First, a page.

An additional aspect of secure Wi-Fi/5G access across emergency fleets is your service set identifier (SSID). Sometimes referred to as a network name, the SSID is a sequence of characters that identifies your agency’s Wi-Fi network.

When it comes to creating first responder networks that are accessible by emergency services vehicles, which option is best – setting up a single SSID that everyone uses, or multiple SSIDs that are interconnected but targeted to specific groups of users?

The answer, according to Tearle, is that it depends. “What are you trying to do? What are you trying to achieve? If this is a police vehicle and most of the devices can support the authentication type you think is needed, those devices may well support WPA3 and I can use one SSID.”

Tearle says there are instances where multiple SSIDs are called for due to the volume of network users, but the rule of thumb is to use as few as possible. “I have seen 16 SSIDs in the air in a hospital and they’re complaining that the Wi-Fi doesn’t work properly,” he said. When there are numerous networks in the air, it actually slows users’ ability to utilize the Wi-Fi, he explains.


Agencies shouldn’t feel as if the security of their wireless networks falls completely on their shoulders, as there are tools they can incorporate that will dramatically enhance their level of security. Cradlepoint NCX Secure Connect, for example, can play a role in creating and consistently supporting secure Wi-Fi/cellular bubbles.

“Secure Connect is the cornerstone of connectivity,” Lee said. Secure Connect creates encrypted tunnels for an agency’s data and works similarly to an internet security protocol connection. For example, if a hacker attempts to break into a public safety network, they will start port scanning devices as part of their attack. Secure Connect completely obfuscates your addresses and which port numbers are being used for communication, he says.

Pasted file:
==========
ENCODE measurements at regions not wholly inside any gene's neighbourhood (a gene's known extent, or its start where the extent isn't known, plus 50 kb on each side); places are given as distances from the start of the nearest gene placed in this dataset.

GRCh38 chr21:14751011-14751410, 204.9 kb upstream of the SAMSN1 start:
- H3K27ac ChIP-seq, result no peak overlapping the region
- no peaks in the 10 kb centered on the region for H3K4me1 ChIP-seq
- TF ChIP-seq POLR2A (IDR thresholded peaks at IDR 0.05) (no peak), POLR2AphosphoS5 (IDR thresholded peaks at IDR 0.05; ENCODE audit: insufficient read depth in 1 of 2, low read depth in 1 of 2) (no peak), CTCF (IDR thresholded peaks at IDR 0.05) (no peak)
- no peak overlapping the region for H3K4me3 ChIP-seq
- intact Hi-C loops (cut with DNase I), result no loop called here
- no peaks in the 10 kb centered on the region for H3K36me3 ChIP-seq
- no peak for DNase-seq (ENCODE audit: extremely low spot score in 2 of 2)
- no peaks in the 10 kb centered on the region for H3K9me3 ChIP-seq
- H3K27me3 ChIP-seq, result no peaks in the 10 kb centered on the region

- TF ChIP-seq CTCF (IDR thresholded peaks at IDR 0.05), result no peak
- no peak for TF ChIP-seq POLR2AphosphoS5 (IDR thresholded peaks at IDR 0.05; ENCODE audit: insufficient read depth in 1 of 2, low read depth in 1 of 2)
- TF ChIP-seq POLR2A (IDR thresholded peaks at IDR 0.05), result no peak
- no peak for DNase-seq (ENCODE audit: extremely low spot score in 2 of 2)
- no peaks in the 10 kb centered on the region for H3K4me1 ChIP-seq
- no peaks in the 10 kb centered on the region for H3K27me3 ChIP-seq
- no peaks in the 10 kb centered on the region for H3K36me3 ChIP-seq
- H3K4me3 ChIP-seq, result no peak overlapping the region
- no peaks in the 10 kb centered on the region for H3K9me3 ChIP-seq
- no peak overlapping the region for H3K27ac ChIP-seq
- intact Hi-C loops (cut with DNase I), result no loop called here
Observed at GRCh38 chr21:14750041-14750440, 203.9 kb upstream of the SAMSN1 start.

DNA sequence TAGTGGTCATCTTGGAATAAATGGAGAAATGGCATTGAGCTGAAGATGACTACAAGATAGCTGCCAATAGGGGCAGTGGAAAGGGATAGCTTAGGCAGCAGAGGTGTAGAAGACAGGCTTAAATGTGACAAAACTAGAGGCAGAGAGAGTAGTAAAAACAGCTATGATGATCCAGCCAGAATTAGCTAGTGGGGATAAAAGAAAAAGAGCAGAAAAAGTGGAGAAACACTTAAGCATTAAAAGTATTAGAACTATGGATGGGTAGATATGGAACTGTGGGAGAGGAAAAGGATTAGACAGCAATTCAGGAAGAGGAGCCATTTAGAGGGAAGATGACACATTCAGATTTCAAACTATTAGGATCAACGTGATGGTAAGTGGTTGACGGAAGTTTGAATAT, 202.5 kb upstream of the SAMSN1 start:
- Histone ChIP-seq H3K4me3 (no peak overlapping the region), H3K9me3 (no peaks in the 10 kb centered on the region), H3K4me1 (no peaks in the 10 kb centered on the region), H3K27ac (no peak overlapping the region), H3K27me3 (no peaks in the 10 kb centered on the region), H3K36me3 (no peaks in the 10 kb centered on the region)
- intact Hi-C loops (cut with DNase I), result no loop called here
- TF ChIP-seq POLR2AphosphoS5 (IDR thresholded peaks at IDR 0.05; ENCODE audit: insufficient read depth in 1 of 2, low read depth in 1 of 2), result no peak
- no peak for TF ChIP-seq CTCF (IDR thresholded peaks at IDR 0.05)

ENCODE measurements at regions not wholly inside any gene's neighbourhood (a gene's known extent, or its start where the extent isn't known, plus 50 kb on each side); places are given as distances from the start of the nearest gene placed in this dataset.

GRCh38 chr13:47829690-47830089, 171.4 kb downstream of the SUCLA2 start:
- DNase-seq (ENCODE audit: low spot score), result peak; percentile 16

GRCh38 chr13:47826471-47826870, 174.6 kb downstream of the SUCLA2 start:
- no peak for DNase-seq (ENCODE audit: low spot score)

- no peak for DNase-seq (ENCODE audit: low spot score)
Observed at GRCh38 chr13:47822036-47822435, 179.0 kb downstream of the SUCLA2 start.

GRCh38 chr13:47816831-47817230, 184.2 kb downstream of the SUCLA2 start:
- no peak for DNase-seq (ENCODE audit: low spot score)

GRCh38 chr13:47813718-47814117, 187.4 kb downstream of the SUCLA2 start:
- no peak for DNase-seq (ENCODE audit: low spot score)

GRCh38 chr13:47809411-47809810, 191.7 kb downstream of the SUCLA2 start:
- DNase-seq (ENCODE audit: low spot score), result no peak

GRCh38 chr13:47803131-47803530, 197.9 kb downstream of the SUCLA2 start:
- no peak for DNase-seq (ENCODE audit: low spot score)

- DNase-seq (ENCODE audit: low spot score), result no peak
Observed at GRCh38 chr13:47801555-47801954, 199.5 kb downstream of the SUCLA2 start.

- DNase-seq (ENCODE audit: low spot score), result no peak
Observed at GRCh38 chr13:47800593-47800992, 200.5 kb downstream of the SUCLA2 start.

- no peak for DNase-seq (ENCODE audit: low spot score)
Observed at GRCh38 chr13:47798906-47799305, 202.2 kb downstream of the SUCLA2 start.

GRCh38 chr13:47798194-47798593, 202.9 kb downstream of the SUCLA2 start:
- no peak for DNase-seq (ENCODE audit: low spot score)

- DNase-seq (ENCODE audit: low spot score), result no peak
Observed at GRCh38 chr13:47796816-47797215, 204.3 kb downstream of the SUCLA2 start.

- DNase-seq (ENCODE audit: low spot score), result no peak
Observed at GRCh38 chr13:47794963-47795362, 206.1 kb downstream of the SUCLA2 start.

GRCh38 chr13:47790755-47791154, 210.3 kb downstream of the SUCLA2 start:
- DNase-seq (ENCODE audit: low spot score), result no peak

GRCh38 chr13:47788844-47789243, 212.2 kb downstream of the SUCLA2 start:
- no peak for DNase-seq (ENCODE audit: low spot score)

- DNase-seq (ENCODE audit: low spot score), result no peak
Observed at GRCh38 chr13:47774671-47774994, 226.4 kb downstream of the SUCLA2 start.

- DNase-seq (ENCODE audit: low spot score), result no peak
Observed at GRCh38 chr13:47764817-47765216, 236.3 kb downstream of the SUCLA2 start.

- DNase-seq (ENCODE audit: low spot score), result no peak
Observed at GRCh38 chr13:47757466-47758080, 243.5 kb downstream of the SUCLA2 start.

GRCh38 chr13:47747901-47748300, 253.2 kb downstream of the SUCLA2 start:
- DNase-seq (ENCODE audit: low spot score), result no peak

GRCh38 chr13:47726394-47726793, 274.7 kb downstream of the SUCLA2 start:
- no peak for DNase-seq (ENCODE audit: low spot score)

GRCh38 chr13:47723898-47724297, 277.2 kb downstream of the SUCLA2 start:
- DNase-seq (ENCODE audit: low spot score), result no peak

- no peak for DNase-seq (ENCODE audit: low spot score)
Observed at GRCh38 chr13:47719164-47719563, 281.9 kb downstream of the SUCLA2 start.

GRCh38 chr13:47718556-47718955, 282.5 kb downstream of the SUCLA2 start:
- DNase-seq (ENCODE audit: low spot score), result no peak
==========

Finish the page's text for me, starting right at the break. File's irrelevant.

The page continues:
The webinar’s experts concluded with some words of wisdom for public safety agencies.

“First of all, get control of your assets and have a good asset roster,” said Lee. “You need to work out what devices you have because then you can better plan the wireless network that you’re going to put in to support them.”

“Always try to use the latest security you can,” added Tearle. “If your device supports WPA3, use WPA3. Try and keep the number of your SSIDs down as well.”

“My suggestion is don’t leave everything at max settings,” said Dubief. “You don’t need to have 160 megahertz wide channels. You might actually perform a lot better on just 20 or 40 megahertz channels.”

Finally, fully plan out your Wi-Fi/5G deployment in advance of actually implementing it in order to maximize its chances for success. “Make a plan for your Wi-Fi deployment,” Dubief concluded. “Make your list of what has to happen and then what you want to happen, in that order, so that you’re not disappointed in the long run.”

Click here to watch the webinar on-demand.

Visit Cradlepoint for more information.